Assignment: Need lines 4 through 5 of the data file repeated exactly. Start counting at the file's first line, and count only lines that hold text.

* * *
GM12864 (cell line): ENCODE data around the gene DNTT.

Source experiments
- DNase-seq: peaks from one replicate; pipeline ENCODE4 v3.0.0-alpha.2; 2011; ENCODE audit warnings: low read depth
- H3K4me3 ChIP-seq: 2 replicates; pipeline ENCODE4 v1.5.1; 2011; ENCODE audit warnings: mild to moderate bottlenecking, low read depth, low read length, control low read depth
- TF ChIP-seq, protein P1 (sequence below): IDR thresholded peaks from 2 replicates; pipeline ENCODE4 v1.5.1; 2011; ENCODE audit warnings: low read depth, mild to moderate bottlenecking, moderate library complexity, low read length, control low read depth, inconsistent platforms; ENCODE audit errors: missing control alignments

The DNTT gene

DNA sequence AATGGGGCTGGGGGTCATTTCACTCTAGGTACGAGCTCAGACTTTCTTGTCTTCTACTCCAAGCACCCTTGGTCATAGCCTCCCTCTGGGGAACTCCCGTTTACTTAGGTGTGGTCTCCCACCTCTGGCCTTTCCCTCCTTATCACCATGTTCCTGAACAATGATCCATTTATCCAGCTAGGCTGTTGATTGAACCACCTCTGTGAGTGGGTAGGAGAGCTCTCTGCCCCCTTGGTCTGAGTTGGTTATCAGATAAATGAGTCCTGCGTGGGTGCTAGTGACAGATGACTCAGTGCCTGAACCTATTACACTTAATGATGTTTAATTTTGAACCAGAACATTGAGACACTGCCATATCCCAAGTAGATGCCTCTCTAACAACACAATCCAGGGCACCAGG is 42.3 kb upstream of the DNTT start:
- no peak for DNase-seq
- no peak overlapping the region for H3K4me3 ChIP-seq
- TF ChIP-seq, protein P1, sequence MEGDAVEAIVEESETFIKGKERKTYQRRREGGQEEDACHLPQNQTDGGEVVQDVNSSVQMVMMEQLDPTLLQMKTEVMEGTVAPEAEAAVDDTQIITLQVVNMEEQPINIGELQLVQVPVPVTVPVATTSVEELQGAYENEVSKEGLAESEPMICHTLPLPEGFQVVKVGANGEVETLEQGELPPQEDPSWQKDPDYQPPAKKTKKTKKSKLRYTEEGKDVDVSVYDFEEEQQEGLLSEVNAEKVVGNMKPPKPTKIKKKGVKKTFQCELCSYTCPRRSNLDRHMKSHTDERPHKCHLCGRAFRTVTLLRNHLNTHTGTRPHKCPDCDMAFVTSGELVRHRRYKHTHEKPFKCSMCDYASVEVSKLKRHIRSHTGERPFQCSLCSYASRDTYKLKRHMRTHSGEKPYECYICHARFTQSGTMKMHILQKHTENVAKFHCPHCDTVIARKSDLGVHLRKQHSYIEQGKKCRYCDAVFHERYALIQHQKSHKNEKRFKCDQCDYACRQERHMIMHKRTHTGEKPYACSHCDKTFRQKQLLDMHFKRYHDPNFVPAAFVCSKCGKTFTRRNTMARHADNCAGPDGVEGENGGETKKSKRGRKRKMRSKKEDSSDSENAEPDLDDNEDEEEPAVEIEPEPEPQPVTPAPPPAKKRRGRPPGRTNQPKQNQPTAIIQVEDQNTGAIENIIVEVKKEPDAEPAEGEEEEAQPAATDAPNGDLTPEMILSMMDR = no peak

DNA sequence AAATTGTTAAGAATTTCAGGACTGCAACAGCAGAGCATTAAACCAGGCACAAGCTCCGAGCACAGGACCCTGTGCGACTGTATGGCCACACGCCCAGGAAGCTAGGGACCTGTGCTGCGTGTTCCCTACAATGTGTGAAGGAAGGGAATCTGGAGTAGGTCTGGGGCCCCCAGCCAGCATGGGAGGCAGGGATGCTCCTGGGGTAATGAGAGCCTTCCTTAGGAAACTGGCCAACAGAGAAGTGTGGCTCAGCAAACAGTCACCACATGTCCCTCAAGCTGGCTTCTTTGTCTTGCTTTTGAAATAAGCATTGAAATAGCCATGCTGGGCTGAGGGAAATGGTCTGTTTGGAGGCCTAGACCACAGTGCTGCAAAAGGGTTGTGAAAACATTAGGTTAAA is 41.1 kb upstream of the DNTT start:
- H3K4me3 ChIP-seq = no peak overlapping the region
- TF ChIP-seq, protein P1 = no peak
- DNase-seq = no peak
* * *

- H3K4me3 ChIP-seq: 2 replicates; pipeline ENCODE4 v1.5.1; 2011; ENCODE audit warnings: mild to moderate bottlenecking, low read depth, low read length, control low read depth
- TF ChIP-seq, protein P1 (sequence below): IDR thresholded peaks from 2 replicates; pipeline ENCODE4 v1.5.1; 2011; ENCODE audit warnings: low read depth, mild to moderate bottlenecking, moderate library complexity, low read length, control low read depth, inconsistent platforms; ENCODE audit errors: missing control alignments